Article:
the clinic, so they were outside their home environment. Patients knew they were being evaluated,
and their behavior could be dierent if they were at their homes.
Clinicians reported no changes in taking care of patients by using sensors. This shows that inertial
sensors do not influence the normal procedure. The use of the web application did not show to have
an influence in the time to perform the tasks. In the same way, there were no major diiculties on
using the web application neither the learning time was large.
The functional reports were of easy comprehension. All the data presented in the reports was
important for clinicians and they considered that having this type of monitoring gives the opportunity
for beer understanding patients in a free-living context. Clinicians pointed negative aspects of using
sensors:
"The comparison of the data in dierent periods, if there was a regression in the results, it could lead to
patients’ demotivation."
"If geing the data and understand it is a very complex process, it would not work and could harm the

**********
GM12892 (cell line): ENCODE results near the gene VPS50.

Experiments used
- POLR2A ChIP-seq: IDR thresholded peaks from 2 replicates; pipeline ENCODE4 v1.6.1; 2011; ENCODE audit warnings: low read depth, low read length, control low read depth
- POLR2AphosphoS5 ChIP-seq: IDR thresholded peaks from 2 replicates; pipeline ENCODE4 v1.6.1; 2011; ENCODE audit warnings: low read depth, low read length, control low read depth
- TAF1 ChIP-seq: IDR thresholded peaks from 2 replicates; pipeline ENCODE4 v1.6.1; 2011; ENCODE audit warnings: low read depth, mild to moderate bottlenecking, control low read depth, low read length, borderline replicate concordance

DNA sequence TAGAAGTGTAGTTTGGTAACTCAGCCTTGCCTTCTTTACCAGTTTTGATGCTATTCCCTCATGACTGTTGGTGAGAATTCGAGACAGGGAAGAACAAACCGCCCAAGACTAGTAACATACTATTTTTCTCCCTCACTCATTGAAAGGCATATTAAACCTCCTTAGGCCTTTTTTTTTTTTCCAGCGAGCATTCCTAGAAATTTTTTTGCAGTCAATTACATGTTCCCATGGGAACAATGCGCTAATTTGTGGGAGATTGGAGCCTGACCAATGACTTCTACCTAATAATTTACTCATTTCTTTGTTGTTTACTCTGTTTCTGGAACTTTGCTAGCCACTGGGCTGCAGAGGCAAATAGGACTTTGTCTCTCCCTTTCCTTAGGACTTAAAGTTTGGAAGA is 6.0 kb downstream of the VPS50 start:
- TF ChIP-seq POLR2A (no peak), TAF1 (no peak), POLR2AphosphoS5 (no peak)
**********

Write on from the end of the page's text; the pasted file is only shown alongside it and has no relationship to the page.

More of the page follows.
evaluation."
They also pointed positive aspects:
"Allow to have a more objective perception of the results of each stage of the evaluation."
"Possibility to have a more real perspective on the functional state of the patient in their environment."
CONCLUSIONS AND FUTURE WORK
There is a variety of objective sensor data that can be useful for monitoring and assessment of PD.
However, there is the need to design interfaces that allow for clinicians to interpret and benefit from
this data. If we are able to achieve this early, then clinicians will be beer equipped to collaborate with
researchers and designers in developing the next generation of data-driven consultation platforms
and sensors.
ACKNOWLEDGEMENTS
This work was was partially supported by FCT through the LASIGE Research Unit, ref. UID/CEC/00408/2019.
We would like to thank all participants of our studies.
REFERENCES